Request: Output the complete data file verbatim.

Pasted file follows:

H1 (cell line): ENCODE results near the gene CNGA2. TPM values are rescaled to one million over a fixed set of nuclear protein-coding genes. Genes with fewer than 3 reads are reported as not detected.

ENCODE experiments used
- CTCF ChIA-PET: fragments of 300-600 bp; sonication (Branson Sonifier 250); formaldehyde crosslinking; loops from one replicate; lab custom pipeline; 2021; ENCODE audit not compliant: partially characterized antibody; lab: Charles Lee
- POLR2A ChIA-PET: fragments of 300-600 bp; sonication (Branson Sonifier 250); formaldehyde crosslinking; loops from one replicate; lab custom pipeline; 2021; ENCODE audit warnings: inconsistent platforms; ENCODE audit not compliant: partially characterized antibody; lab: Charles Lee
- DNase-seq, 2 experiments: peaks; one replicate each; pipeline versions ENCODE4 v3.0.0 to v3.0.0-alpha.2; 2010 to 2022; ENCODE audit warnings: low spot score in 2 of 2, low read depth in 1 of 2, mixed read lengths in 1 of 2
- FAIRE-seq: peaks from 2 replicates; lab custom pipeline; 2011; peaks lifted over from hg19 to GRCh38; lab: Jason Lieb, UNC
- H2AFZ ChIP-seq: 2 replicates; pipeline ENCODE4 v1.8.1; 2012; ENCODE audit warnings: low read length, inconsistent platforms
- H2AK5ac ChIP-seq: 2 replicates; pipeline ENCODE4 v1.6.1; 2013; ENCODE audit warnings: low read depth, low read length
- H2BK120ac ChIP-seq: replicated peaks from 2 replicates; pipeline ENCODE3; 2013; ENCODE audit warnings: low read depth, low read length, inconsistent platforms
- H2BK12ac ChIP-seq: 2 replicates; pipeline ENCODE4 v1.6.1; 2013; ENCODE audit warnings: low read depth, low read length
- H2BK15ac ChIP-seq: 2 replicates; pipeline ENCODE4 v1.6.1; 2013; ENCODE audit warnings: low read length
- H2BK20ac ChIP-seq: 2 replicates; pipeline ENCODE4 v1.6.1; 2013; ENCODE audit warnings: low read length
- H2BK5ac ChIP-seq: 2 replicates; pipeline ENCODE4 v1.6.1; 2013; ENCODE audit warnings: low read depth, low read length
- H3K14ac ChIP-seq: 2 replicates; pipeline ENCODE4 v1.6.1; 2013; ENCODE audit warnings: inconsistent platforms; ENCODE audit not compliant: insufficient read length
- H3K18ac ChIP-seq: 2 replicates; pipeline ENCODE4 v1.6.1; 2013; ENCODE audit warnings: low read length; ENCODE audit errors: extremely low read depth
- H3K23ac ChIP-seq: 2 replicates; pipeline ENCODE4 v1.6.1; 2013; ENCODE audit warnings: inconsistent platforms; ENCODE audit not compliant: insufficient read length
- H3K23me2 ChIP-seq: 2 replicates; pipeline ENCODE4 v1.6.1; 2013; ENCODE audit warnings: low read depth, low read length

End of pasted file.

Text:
H1 (cell line): ENCODE results near the gene CNGA2. TPM values are rescaled to one million over a fixed set of nuclear protein-coding genes. Genes with fewer than 3 reads are reported as not detected.

ENCODE experiments used
- CTCF ChIA-PET: fragments of 300-600 bp; sonication (Branson Sonifier 250); formaldehyde crosslinking; loops from one replicate; lab custom pipeline; 2021; ENCODE audit not compliant: partially characterized antibody; lab: Charles Lee
- POLR2A ChIA-PET: fragments of 300-600 bp; sonication (Branson Sonifier 250); formaldehyde crosslinking; loops from one replicate; lab custom pipeline; 2021; ENCODE audit warnings: inconsistent platforms; ENCODE audit not compliant: partially characterized antibody; lab: Charles Lee
- DNase-seq, 2 experiments: peaks; one replicate each; pipeline versions ENCODE4 v3.0.0 to v3.0.0-alpha.2; 2010 to 2022; ENCODE audit warnings: low spot score in 2 of 2, low read depth in 1 of 2, mixed read lengths in 1 of 2
- FAIRE-seq: peaks from 2 replicates; lab custom pipeline; 2011; peaks lifted over from hg19 to GRCh38; lab: Jason Lieb, UNC
- H2AFZ ChIP-seq: 2 replicates; pipeline ENCODE4 v1.8.1; 2012; ENCODE audit warnings: low read length, inconsistent platforms
- H2AK5ac ChIP-seq: 2 replicates; pipeline ENCODE4 v1.6.1; 2013; ENCODE audit warnings: low read depth, low read length
- H2BK120ac ChIP-seq: replicated peaks from 2 replicates; pipeline ENCODE3; 2013; ENCODE audit warnings: low read depth, low read length, inconsistent platforms
- H2BK12ac ChIP-seq: 2 replicates; pipeline ENCODE4 v1.6.1; 2013; ENCODE audit warnings: low read depth, low read length
- H2BK15ac ChIP-seq: 2 replicates; pipeline ENCODE4 v1.6.1; 2013; ENCODE audit warnings: low read length
- H2BK20ac ChIP-seq: 2 replicates; pipeline ENCODE4 v1.6.1; 2013; ENCODE audit warnings: low read length
- H2BK5ac ChIP-seq: 2 replicates; pipeline ENCODE4 v1.6.1; 2013; ENCODE audit warnings: low read depth, low read length
- H3K14ac ChIP-seq: 2 replicates; pipeline ENCODE4 v1.6.1; 2013; ENCODE audit warnings: inconsistent platforms; ENCODE audit not compliant: insufficient read length
- H3K18ac ChIP-seq: 2 replicates; pipeline ENCODE4 v1.6.1; 2013; ENCODE audit warnings: low read length; ENCODE audit errors: extremely low read depth
- H3K23ac ChIP-seq: 2 replicates; pipeline ENCODE4 v1.6.1; 2013; ENCODE audit warnings: inconsistent platforms; ENCODE audit not compliant: insufficient read length
- H3K23me2 ChIP-seq: 2 replicates; pipeline ENCODE4 v1.6.1; 2013; ENCODE audit warnings: low read depth, low read length